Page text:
Saturday, December 12, 2015

Is this it? Am I getting ready to flatline? My scary myeloma experience

I am heading into stem cell transplant next week to treat multiple myeloma. On Tuesday, I got for my high-dose melphalin where I will need to chomp on ice non-stop for about 20 minutes. The following day, I will be moving into a two-bedroom Marriott Residence Inn for some two weeks and also getting 20 million of my own stem cells injected back into my body. Fun times! I rented the apartment so that my family and I can spend Christmas Eve and Christmas together. I purchased a tiny Christmas tree and I am taking up all the gifts and decorating. This is not an ideal situation but at least we will all be together.

So leading up to transplant, last week I was scheduled to get platelets (I am always low on platelets since starting wicked D-PACE chemo in the hospital in early November), Zometa to strengthen my bones, and IVIG that strengthens my immune system. IVIG takes forever, followed by the two other treatments, all via IV, that when I showed up for my treatment, we decided to give me two of these meds at the same time -- IVIG and Zometa. I have a double port, which means that I can receive two meds going into two different veins simultaneously.

So we started the meds and all was fine. I was writing my Divorced Moms column and then, all of a sudden, I wasn't feeling that great. I pushed the feeling aside, attempted some deep yoga breathing and tried to center myself. That went nowhere and I immediately started feeling worse. Racing heart, sweating, feeling sick... I pushed the button to call for my nurse.

"I don't feel well," I said. "I'm going to throw up." She gave me a pan and I threw up. And I felt worse. I can't even describe it but it was out-of-body scary. I closed my eyes.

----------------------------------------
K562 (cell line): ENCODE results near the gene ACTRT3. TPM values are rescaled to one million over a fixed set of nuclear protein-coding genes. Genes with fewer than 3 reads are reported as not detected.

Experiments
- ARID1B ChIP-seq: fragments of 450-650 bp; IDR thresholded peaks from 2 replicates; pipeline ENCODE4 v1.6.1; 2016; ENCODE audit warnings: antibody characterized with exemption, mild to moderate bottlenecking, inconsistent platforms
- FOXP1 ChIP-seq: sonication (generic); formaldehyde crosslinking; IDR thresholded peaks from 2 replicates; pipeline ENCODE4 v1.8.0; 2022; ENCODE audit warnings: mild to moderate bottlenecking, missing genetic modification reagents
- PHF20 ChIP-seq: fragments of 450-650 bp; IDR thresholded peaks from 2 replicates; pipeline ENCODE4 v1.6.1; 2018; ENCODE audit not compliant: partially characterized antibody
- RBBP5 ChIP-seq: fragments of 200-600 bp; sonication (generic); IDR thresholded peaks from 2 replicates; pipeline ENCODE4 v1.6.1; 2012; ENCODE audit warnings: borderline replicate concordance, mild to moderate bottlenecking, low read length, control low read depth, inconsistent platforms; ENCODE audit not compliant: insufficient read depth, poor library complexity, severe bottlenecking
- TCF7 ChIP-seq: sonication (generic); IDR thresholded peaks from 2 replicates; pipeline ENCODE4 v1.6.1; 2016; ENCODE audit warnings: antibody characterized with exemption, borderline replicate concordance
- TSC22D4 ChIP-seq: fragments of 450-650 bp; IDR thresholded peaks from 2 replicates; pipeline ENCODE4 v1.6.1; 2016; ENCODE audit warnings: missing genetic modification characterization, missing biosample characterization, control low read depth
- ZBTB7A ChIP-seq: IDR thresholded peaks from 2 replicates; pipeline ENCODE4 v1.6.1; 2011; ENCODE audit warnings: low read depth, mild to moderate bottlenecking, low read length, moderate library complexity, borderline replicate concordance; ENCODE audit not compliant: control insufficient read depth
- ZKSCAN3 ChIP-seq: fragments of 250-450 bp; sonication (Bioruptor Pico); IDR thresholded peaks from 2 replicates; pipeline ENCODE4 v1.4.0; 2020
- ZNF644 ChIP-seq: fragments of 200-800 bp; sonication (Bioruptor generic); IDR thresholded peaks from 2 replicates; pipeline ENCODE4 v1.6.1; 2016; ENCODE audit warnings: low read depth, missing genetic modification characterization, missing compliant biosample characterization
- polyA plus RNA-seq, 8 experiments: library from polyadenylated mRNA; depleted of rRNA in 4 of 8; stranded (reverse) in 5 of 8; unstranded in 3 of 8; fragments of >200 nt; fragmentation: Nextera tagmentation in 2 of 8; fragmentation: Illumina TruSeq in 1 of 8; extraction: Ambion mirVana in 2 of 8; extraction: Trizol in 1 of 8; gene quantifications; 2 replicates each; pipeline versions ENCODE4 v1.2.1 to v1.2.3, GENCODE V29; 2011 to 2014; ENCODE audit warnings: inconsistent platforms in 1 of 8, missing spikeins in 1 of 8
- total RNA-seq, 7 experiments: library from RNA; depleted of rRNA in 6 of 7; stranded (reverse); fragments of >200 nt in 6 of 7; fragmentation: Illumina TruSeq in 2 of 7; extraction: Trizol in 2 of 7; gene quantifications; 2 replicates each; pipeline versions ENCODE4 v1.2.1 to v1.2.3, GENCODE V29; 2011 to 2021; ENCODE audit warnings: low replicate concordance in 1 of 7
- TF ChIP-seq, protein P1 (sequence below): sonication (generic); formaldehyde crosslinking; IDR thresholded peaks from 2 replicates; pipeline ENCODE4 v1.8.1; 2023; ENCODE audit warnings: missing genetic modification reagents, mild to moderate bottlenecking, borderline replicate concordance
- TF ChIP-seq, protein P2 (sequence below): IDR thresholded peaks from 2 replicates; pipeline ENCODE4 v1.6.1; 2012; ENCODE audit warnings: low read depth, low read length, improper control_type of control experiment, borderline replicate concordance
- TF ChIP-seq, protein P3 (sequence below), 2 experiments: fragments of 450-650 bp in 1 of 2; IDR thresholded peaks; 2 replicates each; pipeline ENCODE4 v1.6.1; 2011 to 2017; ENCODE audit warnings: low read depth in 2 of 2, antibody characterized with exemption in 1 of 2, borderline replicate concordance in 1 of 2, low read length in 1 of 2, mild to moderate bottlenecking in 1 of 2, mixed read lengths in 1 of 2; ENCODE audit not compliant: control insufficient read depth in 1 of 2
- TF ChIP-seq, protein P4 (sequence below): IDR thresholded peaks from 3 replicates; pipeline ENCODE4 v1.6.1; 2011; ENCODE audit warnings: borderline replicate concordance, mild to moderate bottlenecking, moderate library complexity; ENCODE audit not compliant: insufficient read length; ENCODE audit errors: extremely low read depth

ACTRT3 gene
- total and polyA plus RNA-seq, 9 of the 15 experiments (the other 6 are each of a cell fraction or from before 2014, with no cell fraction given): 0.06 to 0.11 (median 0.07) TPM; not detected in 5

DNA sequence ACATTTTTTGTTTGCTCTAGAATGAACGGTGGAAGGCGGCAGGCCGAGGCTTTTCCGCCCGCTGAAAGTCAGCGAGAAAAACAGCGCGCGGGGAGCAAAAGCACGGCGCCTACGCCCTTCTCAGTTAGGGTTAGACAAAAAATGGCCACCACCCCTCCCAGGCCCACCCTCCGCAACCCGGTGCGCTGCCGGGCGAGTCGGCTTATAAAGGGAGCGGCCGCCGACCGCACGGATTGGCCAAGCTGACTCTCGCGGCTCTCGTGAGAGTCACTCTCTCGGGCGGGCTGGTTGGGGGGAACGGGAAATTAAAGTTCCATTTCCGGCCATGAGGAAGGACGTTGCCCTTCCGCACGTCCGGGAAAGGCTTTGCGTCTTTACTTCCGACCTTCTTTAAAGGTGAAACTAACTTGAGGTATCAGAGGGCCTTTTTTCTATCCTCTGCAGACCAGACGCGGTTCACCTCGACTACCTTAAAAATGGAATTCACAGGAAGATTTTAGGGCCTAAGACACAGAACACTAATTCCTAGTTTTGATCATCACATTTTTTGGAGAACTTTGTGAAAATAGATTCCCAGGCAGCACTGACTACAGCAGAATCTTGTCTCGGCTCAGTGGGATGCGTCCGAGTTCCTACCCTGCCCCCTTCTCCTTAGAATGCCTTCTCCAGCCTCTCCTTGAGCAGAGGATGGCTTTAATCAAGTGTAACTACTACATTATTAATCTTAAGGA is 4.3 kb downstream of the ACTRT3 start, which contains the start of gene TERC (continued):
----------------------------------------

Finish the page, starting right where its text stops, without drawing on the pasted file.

Before I knew it, I could hear the nurse calling for backup. I opened my eyes and the room was filled with people. My blood pressure was dropping and my heart wasn't consistent. I felt horrid. And then I heard the voice of my husband. William had arrived and he put is hand on my shoulder. "I'm here," he said. I nodded and started crying. I was sure I was going to flatline. So this is how it ends, I thought in the nether regions of my brain. But my husband was there.

They wheeled me down to the ER. They gave me fluids and meds and I don't know what else. I still didn't feel ok. I shook and nodded my head and sort of heard people speaking but could process nothing. My life is ending slowly... ebbing. My heart will stop and my spirit will exit my body and, just like I've heard others describe their near death experiences, I will look at all those people looking onto my lifeless body...

And then, just like that, I was feeling ok. I opened my eyes. And ten minutes later, I said I wanted to sit up and I was hungry. And I ordered room service and ate shrimp salad and soup and carrot cake.

It was so horrid and weird and awful. They said that I had a reaction to the injection, not the meds. We gave me the platelets, I finished up the Zometa, and I declined the rest of the IVIG. I was afraid of it.

And there you have it.

Yesterday I had a bone marrow biopsy. Instead of being a brave warrior and having it done without any meds, I insisted on sedatives. I was given IV fentenol. I was floating. I felt nothing. A little pressure but that was it. But I paid for it, yes I did-- I spent the rest of the day feeling tired and hung over. I threw up five times. I slept. I felt "not ok." And then I did. We went and got pizza and watched a movie and my day improved.

The joys of a myeloma journey. And they are about to get a lot bigger and grander next week. I need to remind myself that as awful as I feel, after a few weeks I recover, I feel better, I begin living again. And I reward myself handsomely. This will be no exception. We will go somewhere beyond fabulous for Spring Break of summer vacation, at least that that is my plan. Somewhere like Rio or the Seychelle Islands or Fiji... Thinking about it and making out our short list keeps me going, keeps me hopeful and looking forward beyond icky transplant.

Peace and joy,

Lizzy